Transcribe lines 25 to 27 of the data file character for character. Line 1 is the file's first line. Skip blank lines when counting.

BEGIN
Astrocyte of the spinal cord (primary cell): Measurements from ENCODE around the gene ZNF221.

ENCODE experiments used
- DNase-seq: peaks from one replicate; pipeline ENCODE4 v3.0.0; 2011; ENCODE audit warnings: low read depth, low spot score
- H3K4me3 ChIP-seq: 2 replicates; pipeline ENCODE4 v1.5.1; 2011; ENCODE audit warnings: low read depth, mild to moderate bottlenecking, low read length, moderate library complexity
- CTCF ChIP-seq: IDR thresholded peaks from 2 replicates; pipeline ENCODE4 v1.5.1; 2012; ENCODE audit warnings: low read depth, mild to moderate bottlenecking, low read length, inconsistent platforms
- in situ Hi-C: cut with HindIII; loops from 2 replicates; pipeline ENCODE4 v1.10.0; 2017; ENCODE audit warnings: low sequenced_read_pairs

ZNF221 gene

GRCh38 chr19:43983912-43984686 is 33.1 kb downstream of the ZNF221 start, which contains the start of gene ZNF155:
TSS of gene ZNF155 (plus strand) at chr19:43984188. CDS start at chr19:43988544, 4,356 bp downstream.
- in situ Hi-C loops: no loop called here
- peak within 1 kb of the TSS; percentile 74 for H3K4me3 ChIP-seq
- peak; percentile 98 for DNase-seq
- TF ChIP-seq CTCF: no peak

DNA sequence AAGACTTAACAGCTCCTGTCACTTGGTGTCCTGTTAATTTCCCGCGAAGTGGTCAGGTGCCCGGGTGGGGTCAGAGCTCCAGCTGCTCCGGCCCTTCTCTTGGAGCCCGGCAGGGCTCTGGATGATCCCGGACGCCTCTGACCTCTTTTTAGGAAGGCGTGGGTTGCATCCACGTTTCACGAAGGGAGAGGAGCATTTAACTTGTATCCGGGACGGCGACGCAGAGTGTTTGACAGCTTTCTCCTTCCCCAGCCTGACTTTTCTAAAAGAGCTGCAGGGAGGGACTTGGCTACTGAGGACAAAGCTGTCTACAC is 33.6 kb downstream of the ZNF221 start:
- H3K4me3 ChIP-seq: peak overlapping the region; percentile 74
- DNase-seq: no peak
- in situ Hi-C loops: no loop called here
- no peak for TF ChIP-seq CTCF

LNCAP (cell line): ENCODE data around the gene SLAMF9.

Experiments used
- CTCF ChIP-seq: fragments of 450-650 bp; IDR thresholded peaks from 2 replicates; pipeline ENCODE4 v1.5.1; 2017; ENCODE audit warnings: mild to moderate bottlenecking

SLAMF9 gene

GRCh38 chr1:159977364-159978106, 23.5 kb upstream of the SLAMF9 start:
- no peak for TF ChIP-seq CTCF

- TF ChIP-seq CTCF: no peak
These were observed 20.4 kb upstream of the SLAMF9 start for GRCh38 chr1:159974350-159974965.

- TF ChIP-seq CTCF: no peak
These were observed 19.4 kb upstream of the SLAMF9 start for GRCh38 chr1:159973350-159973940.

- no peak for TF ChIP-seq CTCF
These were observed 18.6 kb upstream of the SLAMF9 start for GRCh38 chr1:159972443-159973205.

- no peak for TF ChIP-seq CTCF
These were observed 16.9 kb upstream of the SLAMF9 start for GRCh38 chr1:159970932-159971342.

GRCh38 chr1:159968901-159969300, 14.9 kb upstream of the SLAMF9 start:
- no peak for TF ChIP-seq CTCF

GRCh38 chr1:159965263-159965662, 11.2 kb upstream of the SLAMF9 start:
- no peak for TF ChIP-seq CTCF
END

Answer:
- TF ChIP-seq CTCF: no peak
These were observed 20.4 kb upstream of the SLAMF9 start for GRCh38 chr1:159974350-159974965.

- TF ChIP-seq CTCF: no peak